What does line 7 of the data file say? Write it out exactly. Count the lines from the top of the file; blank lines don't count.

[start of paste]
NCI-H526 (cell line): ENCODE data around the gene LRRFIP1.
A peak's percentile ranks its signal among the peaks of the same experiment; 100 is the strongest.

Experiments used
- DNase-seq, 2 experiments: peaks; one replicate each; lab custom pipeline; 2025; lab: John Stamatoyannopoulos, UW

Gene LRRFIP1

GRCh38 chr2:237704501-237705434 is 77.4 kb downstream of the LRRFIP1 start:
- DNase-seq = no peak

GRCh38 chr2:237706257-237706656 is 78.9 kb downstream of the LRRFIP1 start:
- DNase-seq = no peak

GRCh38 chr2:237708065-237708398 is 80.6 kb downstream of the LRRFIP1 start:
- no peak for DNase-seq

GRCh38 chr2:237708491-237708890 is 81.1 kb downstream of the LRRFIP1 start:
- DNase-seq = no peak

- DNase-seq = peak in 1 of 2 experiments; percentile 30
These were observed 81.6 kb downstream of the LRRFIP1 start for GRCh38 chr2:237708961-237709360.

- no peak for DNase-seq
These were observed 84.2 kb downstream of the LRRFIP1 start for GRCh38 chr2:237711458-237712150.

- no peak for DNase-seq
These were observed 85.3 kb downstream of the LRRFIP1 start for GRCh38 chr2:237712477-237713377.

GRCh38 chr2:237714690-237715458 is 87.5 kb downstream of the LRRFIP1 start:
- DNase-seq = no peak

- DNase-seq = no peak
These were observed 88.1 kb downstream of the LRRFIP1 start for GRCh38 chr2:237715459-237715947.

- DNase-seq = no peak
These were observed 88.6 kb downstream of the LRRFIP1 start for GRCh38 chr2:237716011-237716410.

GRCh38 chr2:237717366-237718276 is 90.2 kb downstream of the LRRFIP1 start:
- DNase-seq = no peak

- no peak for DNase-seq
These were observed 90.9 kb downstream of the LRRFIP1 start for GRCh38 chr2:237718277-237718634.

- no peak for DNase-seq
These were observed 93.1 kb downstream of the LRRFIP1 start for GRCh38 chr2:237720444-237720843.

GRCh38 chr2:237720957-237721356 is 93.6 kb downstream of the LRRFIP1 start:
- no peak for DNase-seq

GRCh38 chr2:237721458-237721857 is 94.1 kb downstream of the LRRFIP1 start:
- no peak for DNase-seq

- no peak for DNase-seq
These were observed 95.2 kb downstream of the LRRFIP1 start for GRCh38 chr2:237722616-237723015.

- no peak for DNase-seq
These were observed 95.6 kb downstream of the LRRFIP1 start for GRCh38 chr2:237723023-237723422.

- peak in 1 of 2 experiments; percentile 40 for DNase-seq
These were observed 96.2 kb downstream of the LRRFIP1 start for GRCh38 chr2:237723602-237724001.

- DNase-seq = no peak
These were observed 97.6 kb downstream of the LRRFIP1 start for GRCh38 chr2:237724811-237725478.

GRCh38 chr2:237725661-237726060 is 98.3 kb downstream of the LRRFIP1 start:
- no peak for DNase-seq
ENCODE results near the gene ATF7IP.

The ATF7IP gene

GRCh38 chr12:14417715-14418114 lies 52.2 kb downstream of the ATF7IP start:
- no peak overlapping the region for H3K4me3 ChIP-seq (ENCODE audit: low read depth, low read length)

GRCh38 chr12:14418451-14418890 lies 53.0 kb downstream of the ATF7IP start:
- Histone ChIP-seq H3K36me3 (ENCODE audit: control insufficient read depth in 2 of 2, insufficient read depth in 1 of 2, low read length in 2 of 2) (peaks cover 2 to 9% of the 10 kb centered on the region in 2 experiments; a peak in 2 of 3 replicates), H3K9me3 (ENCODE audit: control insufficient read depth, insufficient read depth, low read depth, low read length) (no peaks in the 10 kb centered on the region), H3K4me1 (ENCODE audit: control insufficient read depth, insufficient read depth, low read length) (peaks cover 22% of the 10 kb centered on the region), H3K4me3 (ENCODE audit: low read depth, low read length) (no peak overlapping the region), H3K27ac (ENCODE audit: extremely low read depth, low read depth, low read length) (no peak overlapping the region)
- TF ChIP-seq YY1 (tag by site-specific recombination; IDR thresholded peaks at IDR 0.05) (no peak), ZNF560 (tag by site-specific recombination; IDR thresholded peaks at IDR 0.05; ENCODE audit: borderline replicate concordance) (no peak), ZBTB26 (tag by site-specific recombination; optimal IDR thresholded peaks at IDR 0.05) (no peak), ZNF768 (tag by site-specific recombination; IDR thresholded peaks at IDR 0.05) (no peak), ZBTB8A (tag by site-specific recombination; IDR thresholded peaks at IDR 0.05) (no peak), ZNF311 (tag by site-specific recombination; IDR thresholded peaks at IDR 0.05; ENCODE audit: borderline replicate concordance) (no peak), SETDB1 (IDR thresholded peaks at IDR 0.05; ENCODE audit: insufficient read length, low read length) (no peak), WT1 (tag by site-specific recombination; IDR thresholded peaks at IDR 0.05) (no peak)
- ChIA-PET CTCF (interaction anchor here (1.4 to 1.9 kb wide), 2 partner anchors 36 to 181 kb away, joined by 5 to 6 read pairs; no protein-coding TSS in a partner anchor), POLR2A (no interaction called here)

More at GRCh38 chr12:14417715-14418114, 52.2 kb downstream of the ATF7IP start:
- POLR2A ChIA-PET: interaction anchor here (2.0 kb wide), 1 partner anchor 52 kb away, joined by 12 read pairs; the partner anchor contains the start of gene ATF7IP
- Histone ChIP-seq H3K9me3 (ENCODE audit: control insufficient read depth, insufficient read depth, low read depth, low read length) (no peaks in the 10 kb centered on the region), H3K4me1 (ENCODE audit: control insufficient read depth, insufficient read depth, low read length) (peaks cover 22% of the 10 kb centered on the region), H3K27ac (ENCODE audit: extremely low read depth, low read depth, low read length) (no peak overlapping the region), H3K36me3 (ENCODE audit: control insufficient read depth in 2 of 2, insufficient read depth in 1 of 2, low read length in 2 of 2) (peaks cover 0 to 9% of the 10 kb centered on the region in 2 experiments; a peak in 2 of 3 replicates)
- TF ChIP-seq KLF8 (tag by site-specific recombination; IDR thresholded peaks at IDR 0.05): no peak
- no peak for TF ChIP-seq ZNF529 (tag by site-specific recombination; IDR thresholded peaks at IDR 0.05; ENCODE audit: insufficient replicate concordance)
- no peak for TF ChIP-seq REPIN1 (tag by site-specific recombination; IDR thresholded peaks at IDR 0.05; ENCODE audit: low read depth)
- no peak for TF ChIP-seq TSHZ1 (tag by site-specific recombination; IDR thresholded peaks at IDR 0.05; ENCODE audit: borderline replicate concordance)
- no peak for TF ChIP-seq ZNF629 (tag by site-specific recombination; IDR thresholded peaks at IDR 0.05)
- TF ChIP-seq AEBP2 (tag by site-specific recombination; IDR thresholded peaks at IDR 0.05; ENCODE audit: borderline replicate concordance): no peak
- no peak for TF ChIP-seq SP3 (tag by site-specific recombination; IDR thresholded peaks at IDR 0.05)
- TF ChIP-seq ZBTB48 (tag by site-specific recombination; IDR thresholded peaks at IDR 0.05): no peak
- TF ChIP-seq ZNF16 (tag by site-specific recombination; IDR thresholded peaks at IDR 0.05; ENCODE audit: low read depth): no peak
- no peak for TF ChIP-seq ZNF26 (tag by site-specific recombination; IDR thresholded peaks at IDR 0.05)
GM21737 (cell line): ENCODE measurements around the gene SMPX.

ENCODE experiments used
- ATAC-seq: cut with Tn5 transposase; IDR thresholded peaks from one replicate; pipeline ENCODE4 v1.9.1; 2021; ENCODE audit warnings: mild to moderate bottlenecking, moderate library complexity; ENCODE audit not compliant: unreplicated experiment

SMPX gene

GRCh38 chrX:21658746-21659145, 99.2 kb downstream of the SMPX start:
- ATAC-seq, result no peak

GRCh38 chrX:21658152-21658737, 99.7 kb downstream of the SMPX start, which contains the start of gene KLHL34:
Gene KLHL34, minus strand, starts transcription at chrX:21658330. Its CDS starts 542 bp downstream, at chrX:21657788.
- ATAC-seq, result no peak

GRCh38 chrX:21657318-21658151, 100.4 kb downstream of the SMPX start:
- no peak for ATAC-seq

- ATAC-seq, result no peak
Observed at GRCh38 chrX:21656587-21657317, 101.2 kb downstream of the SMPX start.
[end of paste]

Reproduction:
- DNase-seq = no peak